Wednesday, April 21, 2010

I Amsterdam

I missed my first flight. And hopefully it will be the last. After waving goodbye to Jacqui and Sam at the border of Malaysia and Singapore, I thought the 3 hours I had allowed myself to get to Changi Airport in Singapore was a pretty generous margin. Turns out I was wrong. The bus took an eon to get there, and then about ten eons to get to the train station. I then had to catch a train, fretting all the way only to arrive at the airport at 10:15pm (my flight was at 10:55) at which time I had to catch a shuttle bus to another terminal. Running through the airport with 18kg on my back and probably about 6kg on my front I arrived breathless at the desk only to be told "Sorry, that flight closed about 30 minutes ago". Major bummer. But the ladies at the desk nicely arranged for me to get on the midnight flight to Heathrow (no extra charge) and after a 5 hour layover I arrived in Amsterdam, city of canals, coffee shops and one other thing starting with c...

I was set to have an early night, I really was. After roughly a 13 hour flight (not including the layover) and not so much sleep and another case of cankles (why does this always happen to me on long flights...) I thought it inevitable I would have an early night. But then I met these friendly Texans who insisted on buying me Jagerbombs and beers all night and of course who can refuse a friendly Texan (they probably have a gun...) so I had a massive night discovering Amsterdam. Yes, I went to a "coffee shop". No I didn't have any coffee. Yes, I walked through the red light district. No, I did not particularly enjoy seeing beautiful, young girls standing in red-lit windows with nothing but underwear on. There was something a little unsettling about girls being put on display in shop windows like merchandise. Not cool.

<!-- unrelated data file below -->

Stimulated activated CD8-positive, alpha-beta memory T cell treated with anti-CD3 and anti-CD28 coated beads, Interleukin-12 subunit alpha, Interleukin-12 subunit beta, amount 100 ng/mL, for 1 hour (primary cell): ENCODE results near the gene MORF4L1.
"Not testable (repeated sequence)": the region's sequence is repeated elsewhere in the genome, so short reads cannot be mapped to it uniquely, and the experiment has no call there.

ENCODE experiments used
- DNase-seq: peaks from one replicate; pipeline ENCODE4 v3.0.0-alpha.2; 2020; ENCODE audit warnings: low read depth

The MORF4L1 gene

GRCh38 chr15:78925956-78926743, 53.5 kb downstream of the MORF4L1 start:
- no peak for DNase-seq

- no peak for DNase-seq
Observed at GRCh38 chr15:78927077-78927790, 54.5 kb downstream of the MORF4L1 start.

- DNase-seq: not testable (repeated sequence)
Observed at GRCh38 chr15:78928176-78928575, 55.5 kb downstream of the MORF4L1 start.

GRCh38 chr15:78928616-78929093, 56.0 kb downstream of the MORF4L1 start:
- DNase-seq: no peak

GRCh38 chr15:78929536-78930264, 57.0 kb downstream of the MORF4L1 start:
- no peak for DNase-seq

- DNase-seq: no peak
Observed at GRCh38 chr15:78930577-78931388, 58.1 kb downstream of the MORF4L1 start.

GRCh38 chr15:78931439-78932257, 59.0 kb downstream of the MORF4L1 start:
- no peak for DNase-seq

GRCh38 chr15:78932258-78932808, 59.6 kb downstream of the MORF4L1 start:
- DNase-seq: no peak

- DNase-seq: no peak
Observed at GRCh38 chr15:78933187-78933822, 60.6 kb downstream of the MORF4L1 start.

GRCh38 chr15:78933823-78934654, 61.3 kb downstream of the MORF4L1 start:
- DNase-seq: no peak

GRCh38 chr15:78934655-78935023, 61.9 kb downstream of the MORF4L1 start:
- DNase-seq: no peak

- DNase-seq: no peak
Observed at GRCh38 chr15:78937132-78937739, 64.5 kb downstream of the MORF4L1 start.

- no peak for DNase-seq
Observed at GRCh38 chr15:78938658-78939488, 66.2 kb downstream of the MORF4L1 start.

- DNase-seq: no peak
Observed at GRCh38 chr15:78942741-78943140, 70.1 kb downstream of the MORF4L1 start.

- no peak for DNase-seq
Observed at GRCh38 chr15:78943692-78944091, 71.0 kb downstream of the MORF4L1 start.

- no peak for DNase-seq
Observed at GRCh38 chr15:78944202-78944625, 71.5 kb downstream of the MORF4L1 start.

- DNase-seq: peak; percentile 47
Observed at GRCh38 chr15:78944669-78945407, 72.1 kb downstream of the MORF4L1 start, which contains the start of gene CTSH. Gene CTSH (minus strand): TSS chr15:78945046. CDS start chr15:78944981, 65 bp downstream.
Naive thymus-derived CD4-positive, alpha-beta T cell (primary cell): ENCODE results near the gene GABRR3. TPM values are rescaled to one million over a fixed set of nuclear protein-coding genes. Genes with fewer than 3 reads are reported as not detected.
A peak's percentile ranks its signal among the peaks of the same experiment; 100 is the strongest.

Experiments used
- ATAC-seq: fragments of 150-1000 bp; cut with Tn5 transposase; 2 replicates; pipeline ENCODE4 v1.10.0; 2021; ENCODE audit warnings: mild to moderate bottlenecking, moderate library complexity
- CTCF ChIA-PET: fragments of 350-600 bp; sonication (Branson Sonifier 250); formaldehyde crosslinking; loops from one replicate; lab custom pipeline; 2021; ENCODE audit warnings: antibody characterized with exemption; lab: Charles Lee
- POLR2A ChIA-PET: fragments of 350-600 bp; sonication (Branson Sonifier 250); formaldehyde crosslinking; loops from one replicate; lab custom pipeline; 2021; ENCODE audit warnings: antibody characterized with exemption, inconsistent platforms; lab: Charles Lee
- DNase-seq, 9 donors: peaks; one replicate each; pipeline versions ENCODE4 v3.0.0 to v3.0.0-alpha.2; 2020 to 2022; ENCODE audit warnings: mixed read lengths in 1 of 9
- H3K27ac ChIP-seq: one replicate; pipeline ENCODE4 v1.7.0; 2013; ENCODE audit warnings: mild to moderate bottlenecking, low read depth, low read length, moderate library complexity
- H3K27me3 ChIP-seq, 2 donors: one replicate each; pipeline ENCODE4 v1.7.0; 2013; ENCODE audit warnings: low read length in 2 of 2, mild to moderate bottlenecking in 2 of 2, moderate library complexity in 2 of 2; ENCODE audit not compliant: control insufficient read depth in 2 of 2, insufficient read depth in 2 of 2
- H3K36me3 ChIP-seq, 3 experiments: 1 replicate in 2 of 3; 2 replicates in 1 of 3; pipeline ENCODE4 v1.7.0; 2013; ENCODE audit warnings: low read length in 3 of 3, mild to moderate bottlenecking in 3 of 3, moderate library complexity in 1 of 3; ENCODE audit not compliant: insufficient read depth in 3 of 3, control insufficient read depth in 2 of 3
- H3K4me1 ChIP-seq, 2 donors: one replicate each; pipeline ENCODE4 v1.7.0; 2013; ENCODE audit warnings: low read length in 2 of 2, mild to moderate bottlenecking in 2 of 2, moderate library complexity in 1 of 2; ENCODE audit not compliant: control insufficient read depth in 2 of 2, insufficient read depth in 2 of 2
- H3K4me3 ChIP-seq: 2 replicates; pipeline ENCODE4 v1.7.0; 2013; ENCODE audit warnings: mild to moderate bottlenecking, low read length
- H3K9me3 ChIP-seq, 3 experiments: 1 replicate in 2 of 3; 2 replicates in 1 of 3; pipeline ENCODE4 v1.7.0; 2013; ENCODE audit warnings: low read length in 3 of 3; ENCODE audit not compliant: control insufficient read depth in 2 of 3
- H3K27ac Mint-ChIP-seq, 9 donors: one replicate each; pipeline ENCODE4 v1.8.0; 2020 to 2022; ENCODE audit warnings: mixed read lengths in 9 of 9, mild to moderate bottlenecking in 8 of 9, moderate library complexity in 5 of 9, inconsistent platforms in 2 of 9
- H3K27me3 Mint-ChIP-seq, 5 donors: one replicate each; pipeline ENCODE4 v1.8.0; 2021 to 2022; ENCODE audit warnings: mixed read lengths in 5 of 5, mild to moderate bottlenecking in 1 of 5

So after my big night out, I was wrecked for the next two. So I hired a bike and did my own little tour of Amsterdam's cobblestone streets, canals and museums. All the buildings are so old and quaint, tall skinny brick things poised on the edge of canals crossed by arched bridges, it's everything I imagined a European city to be. I have had more art education since I arrived in Holland than in all my years at school and university. I have seen paintings from the best that Holland has to offer, from Vermeer (yes, I saw the Girl with the Pearl Earring and she was more beautiful than Scarlett Johanssen) to Van Gogh to Rembrandt. And I've already had a taste of the European male attention... just walking down the street, guys will call out to you on their scooters or just strike up random conversations with you outside shops, hoping it will lead to you spending the whole night at a bar with them... this doesn't happen to me in Australia. Well, apart from wolf whistling from construction workers... I think guys here are just a little too confident. It's an expensive place though, I think I spent more in a few days in Amsterdam than in two weeks in Malaysia.